On race day, my day would begin at 8 am when I would meet with my RJReynolds Special Events Team Managers for breakfast at the hotel where were staying. We would drive to the track shortly thereafter. There I would visit the press room, and chat with the press, race officials, and track staff members. I tried to keep the press, drivers & their teams supplied with cigarettes, logo t-shirts, ink pens, refreshments, etc. Then, after a quick stroll around the paddock area and garages visiting drivers and their families, friends, team, and sponsor representatives, an area was of sometimes set up for me to autograph pics for racing fans for an hour or so. I'd make another trip around the paddock area to visit everyone and wish them good luck for the race. Right before the race I occassional rode around the track in the pace car, dropped the checkered flag, or was invited to announce the start of the race. I usually tried to stay out of the way during the race, watching from the Press box, and sometimes was interviewed for a magazine or tv news channel. As the race was ending I would go with my team to Victory Lane to present the trophy or medal, congratulate them with a kiss, and have photos taken with the winners.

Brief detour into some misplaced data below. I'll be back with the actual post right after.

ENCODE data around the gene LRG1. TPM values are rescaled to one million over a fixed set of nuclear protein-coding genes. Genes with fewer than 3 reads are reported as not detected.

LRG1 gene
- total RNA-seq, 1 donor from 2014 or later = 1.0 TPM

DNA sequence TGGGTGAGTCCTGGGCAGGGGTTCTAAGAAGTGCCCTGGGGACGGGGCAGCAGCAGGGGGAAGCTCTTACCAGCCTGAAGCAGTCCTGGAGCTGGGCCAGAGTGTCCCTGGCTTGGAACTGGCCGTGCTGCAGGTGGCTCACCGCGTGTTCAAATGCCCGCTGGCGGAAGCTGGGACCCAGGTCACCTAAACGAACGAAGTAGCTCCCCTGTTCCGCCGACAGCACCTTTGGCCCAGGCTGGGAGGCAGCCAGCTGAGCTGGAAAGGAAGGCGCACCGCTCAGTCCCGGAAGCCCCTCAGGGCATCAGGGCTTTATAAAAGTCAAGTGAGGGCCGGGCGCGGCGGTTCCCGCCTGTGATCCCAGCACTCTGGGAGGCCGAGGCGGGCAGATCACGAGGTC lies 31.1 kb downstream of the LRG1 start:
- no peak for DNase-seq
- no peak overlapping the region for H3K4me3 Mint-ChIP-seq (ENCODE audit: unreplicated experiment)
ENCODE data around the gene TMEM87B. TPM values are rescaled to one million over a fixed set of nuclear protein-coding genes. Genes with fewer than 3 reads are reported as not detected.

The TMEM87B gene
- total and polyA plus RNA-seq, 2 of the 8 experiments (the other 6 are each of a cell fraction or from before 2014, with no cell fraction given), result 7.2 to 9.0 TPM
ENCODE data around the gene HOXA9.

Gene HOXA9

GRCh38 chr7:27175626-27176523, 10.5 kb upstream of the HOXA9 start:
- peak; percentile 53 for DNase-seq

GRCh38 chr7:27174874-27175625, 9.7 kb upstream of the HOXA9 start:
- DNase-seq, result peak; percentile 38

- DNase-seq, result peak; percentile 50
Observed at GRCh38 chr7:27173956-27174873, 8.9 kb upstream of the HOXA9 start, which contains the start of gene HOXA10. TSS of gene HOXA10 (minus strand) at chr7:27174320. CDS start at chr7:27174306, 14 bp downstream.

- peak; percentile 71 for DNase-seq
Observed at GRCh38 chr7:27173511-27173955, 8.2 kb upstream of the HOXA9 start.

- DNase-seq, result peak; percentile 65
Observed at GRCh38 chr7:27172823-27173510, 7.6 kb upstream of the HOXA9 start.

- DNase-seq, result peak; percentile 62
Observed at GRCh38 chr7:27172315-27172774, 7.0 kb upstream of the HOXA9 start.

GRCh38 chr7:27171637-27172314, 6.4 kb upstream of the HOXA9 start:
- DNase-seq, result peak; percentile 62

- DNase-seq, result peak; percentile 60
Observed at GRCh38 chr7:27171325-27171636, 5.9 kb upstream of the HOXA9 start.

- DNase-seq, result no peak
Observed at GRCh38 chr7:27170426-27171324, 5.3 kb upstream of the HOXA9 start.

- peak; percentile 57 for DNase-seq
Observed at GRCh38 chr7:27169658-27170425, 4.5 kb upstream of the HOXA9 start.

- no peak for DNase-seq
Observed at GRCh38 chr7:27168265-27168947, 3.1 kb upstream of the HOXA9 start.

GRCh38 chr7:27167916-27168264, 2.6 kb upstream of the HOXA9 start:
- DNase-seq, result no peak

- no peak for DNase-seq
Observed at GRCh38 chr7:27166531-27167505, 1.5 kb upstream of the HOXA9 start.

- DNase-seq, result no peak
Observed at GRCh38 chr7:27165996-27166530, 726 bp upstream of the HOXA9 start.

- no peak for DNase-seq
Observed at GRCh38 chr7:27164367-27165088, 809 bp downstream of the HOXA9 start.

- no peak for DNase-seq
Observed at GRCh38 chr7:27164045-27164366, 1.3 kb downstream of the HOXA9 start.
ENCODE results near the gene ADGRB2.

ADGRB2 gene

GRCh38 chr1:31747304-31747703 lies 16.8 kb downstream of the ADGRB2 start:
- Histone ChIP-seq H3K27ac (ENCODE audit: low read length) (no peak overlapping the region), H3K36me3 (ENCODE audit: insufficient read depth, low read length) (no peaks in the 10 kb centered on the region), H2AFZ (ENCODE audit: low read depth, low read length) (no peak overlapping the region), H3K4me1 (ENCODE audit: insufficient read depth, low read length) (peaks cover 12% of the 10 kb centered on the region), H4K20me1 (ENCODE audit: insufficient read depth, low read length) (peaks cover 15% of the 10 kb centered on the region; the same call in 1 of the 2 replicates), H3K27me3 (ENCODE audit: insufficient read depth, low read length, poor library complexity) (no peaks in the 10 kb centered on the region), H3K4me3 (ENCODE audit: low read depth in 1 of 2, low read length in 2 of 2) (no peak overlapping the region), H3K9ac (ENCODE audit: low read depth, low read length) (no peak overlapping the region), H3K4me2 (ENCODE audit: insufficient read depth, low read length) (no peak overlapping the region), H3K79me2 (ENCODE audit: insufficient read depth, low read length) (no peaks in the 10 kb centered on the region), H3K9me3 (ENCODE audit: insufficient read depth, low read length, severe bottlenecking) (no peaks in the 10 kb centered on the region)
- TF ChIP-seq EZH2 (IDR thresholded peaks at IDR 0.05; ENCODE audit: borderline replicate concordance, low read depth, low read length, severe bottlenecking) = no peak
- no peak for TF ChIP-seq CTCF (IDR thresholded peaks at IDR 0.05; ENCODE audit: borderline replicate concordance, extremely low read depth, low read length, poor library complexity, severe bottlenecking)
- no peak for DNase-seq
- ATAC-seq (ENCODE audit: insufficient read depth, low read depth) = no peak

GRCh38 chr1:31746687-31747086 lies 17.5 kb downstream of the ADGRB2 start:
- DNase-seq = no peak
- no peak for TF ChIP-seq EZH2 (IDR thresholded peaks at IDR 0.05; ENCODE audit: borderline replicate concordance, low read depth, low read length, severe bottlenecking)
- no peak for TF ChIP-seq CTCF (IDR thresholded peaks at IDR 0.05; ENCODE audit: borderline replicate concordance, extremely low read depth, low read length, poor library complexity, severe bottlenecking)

Have you some particular memories?
My fondest memories were times spent with the drivers and their families at cocktail parties and races. I felt very close to many of them.
How was your relationship with the drivers?